Managing this deluge of data is a top priority for researchers in academia, biotechnology and pharmaceutical industries, particularly to assist the onerous process of drug discovery. According to a recent Tufts University study, the average time to develop a drug is now 15 years and costs over $800 million. Consider cancer, the second leading cause of death in the United States after heart disease. According to the American Cancer Society, the lifetime risk of cancer is now two in five. One person dies from cancer every 60 seconds. Against this backdrop, any technology that can expedite target selection, validation, and ultimately approval will provide not only a profound competitive advantage but also—and more importantly—save lives. Advances in IT have already helped reveal thousands of new potential drug targets, and are improving the efficiency of screening, sharing of data, and management and administration of clinical trials. The first tantalizing hints of a new era in rational drug design are already apparent: a mere six years after publication of the first research paper on an anti-leukemia drug named STI-571, Novartis' Gleevec (as the drug is now popularly known) won approval in record time from the U.S. Food and Drug Administration.

Given these extraordinary opportunities, it is no surprise that many giants in the computer industry have become entranced by the new biology. "My industry is going to become pretty boring soon," muses Oracle CEO Larry Ellison, while adding "life sciences is really important ... and we want to be a part of it." Compaq built the supercomputer housed at Celera Genomics required to store and assemble millions of DNA fragments. IBM is building "Blue Gene," the first petaflop computer to study protein folding. And Hitachi and Oracle have formed a $185-million alliance with Myriad Genetics to analyze the human proteome. Many others companies are following suit. While IT growth in virtually all other sectors is modest at best, IT expenditure in the life sciences is predicted to reach $28 billion by 2005, according to research analysis from IDC (International Data Corp.), growing annually at some 22 percent. IBM's Lou Gerstner puts it this way: "The marriage of information technology with life sciences research and genetics ... represents the next major revolution."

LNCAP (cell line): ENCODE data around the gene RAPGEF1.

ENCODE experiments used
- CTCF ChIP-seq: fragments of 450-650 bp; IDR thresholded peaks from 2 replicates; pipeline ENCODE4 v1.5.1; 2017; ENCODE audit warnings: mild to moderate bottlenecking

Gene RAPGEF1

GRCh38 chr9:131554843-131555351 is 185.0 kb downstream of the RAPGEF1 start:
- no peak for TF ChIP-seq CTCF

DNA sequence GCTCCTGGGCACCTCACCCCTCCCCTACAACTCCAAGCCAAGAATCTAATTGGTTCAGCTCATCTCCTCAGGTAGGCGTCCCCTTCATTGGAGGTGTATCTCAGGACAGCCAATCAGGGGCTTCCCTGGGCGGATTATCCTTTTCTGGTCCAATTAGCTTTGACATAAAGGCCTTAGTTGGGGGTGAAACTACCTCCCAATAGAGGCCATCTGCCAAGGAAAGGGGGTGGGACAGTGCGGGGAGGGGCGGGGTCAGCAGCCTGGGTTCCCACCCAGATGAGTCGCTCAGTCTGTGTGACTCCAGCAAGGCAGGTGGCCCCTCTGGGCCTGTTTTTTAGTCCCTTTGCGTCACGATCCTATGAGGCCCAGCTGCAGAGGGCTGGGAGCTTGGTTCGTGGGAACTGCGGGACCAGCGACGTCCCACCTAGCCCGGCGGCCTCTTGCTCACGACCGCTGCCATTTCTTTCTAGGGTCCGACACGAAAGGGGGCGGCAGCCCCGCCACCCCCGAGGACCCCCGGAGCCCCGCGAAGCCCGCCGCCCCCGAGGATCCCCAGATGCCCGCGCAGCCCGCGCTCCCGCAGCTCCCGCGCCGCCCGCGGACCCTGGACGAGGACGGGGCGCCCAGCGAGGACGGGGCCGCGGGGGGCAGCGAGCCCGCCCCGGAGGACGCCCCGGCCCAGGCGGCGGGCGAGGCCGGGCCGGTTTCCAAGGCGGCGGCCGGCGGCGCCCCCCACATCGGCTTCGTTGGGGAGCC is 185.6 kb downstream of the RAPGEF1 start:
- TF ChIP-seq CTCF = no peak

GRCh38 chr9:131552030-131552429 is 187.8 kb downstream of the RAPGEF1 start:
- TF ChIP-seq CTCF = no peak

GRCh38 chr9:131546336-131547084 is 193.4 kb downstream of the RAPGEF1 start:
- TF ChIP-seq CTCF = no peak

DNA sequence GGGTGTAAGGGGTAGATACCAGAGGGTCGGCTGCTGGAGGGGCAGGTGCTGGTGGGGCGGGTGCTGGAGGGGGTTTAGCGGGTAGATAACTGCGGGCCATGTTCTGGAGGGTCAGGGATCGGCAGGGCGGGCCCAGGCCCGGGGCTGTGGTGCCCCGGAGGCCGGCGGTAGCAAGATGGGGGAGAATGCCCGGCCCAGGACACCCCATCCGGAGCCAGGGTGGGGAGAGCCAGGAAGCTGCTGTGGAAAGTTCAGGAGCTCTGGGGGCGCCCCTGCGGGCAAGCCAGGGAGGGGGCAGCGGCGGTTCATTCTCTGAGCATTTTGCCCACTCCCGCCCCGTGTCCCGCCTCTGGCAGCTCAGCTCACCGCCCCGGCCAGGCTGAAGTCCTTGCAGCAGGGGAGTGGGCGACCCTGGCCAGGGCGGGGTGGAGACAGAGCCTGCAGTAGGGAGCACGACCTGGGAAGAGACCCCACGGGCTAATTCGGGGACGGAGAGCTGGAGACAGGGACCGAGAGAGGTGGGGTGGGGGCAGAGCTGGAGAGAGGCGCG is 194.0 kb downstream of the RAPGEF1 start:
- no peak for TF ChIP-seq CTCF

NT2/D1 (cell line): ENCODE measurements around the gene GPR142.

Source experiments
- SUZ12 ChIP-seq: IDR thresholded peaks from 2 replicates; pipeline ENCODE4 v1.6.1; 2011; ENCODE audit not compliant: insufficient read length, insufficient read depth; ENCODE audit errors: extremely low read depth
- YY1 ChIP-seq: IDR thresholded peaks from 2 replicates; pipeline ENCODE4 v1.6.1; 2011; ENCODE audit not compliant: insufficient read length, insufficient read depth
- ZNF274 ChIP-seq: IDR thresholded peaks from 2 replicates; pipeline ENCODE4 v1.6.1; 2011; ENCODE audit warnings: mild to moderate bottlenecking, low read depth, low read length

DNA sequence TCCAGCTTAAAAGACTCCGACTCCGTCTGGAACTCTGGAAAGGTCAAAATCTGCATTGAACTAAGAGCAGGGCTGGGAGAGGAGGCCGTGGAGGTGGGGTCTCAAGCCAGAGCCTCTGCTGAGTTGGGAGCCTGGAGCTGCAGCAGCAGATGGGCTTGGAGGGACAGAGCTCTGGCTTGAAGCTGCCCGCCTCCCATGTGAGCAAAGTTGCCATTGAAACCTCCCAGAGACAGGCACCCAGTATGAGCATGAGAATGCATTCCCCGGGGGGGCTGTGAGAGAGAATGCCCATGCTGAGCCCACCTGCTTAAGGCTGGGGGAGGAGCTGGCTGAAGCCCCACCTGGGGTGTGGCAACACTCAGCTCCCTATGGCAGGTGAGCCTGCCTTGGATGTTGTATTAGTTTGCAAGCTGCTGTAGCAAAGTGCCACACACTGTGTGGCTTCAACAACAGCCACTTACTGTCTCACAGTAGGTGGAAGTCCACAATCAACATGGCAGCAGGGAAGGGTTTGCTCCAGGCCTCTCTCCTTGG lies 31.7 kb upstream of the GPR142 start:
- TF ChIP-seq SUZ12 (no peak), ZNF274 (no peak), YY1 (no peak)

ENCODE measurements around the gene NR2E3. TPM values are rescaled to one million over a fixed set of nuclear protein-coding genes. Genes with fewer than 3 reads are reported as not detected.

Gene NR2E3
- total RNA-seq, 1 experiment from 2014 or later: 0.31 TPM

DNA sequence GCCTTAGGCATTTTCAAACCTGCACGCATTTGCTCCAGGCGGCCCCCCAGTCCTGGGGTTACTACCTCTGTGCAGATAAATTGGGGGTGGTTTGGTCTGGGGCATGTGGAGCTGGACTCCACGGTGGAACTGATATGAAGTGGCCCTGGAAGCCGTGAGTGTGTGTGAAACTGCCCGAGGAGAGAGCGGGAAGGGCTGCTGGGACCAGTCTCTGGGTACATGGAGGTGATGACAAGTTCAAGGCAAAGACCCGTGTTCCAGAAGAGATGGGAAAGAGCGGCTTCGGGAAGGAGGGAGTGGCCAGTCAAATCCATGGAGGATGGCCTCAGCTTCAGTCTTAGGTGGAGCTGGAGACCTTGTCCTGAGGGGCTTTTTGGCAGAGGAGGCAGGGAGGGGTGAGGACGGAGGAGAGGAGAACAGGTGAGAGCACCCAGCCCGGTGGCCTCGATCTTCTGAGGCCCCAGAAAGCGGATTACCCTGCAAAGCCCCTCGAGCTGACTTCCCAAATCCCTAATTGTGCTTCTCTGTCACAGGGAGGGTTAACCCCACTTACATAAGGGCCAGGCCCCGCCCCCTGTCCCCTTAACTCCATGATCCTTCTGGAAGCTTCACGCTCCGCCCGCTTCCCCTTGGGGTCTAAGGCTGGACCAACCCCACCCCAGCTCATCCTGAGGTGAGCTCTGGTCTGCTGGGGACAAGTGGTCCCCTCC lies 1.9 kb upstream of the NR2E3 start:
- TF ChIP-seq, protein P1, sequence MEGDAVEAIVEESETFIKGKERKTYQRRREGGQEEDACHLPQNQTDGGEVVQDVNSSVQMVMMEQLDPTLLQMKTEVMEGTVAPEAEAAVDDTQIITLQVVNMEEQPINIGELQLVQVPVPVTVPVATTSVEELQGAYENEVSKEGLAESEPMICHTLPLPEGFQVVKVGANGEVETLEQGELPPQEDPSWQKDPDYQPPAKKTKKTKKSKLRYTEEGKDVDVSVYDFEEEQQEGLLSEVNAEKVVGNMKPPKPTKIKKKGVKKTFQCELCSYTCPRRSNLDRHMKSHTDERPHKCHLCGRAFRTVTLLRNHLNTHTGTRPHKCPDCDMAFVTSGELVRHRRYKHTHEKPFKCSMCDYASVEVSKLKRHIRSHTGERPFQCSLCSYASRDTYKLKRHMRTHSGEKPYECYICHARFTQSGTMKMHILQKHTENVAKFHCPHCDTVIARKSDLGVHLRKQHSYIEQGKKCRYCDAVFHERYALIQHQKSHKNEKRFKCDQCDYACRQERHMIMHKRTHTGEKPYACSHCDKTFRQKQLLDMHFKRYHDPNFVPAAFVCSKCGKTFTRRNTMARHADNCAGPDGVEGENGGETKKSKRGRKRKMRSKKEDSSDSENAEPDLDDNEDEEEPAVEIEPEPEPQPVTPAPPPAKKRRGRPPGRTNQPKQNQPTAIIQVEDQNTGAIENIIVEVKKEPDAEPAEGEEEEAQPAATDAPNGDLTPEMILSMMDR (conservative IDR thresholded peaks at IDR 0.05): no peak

The convergence of the life sciences and IT industries will be the centerpiece of a new era of cross-disciplinary research and global data sharing that will fundamentally transform biomedical research. With such sweeping changes, there is an urgent need for new sources of information that can illuminate the opportunities in the biosciences for IT companies, and educate life scientists about the latest advances in computer science and technology and their relevance.

With this goal in mind, we are proud to introduce Bio·IT World—an ambitious new publication dedicated to providing authoritative and comprehensive coverage of the exciting convergence of IT and life sciences research. Each month, Bio·IT World will present a combination of news, reviews, features, and opinions that will highlight not only the key business and scientific trends across the Bio-IT arena, but also the latest tools and technologies to help researchers identify and take advantage of the opportunities before them. A recurring theme in each issue will be developments in the core "technology pillars" of the Bio-IT marketplace: computer architecture and databases, knowledge management, storage, networks and consulting on the one hand; bioinformatics, genomics, proteomics, and computational biology on the other.

Bio·IT World is the newest publication from our parent company IDG (International Data Group), publisher of ComputerWorld, NetworkWorld, PCWorld, CIO, and more than 300 publications around the world. We have assembled a truly distinguished group of editors and writers at Bio·IT World with extensive experience in all facets of IT, bioinformatics, and life sciences research. In addition, we are working closely with an international network of IDG news correspondents stationed in Asia, Europe, and the Americas, dedicated to bringing you important developments wherever they should occur. Our intent is not merely to report the news and events in the industry, but to help define, interpret and predict new trends, critical issues, and significant advances across the Bio-IT field. In particular, we will strive to close the enormous communication gap between most IT specialists and life scientists, a gap which could seriously compromise the Bio-IT revolution.

In that spirit, the centerpiece of this special launch issue is a feature entitled "Champions of the Bio·IT World," a fascinating look at the priorities, goals, and ambitions of an extraordinarily diverse group of 60 companies that represent the convergence of IT and life sciences research, in the words of chief executives and senior officers from each firm. * 

For reprints and/or copyright permission, please contact  Jay Mulhern, (781) 972-1359,